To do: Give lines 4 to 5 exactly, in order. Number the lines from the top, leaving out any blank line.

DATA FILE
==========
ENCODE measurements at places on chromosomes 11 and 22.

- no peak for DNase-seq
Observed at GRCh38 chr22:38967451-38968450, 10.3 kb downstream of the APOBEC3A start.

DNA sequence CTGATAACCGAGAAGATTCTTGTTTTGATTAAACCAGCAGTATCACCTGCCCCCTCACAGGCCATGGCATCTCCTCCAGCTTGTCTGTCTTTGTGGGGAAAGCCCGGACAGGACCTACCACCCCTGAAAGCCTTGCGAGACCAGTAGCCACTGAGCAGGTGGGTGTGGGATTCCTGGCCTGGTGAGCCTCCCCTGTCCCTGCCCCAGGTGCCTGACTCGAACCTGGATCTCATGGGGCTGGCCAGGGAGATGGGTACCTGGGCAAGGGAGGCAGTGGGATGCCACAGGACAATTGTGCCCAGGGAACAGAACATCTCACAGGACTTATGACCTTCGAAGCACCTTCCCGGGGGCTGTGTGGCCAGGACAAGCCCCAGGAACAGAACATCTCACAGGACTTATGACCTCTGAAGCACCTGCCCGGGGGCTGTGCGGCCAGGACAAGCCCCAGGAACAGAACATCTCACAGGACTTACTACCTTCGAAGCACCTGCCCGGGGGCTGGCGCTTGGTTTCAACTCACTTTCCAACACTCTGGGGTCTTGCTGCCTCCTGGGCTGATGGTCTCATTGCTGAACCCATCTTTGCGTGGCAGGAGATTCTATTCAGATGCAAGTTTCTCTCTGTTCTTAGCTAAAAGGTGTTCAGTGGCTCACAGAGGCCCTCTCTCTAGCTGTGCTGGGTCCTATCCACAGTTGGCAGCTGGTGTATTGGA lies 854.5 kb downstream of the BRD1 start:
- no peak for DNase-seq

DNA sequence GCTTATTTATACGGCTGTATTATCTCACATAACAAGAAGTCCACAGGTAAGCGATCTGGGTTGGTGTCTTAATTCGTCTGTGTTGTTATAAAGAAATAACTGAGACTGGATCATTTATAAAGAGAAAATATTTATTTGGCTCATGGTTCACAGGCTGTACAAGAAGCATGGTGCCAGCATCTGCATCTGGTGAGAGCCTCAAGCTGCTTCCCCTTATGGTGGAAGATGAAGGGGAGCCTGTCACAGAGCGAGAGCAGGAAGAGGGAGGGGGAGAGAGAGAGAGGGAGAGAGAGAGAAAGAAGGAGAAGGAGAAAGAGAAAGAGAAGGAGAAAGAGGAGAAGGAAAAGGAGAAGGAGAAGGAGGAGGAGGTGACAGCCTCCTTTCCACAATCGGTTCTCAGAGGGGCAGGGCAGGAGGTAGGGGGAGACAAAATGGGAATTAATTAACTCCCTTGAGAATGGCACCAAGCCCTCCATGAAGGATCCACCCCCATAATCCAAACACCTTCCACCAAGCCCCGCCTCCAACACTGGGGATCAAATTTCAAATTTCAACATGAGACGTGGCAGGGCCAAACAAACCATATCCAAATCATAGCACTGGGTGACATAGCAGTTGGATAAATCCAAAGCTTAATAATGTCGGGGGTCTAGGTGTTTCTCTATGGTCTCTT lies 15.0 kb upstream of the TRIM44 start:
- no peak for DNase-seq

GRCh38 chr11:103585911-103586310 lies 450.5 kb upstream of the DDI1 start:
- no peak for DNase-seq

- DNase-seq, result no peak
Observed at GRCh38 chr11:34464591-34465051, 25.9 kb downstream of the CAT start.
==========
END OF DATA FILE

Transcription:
DNA sequence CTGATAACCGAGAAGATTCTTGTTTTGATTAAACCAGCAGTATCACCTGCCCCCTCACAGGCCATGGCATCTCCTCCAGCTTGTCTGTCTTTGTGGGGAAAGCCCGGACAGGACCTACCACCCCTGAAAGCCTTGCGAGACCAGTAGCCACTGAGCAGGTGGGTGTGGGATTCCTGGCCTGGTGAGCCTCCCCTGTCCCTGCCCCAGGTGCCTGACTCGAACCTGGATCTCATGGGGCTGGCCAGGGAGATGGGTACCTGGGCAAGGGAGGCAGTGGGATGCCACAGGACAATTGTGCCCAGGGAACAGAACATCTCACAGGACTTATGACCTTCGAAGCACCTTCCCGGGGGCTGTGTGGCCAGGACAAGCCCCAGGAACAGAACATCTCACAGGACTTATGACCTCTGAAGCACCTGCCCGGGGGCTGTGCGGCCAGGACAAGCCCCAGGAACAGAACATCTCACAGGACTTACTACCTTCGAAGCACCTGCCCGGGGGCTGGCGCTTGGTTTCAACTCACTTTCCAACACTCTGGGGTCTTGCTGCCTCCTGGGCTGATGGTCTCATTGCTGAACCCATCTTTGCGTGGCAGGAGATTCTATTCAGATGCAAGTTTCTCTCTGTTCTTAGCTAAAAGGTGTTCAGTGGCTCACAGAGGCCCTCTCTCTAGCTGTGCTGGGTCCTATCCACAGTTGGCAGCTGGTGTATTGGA lies 854.5 kb downstream of the BRD1 start:
- no peak for DNase-seq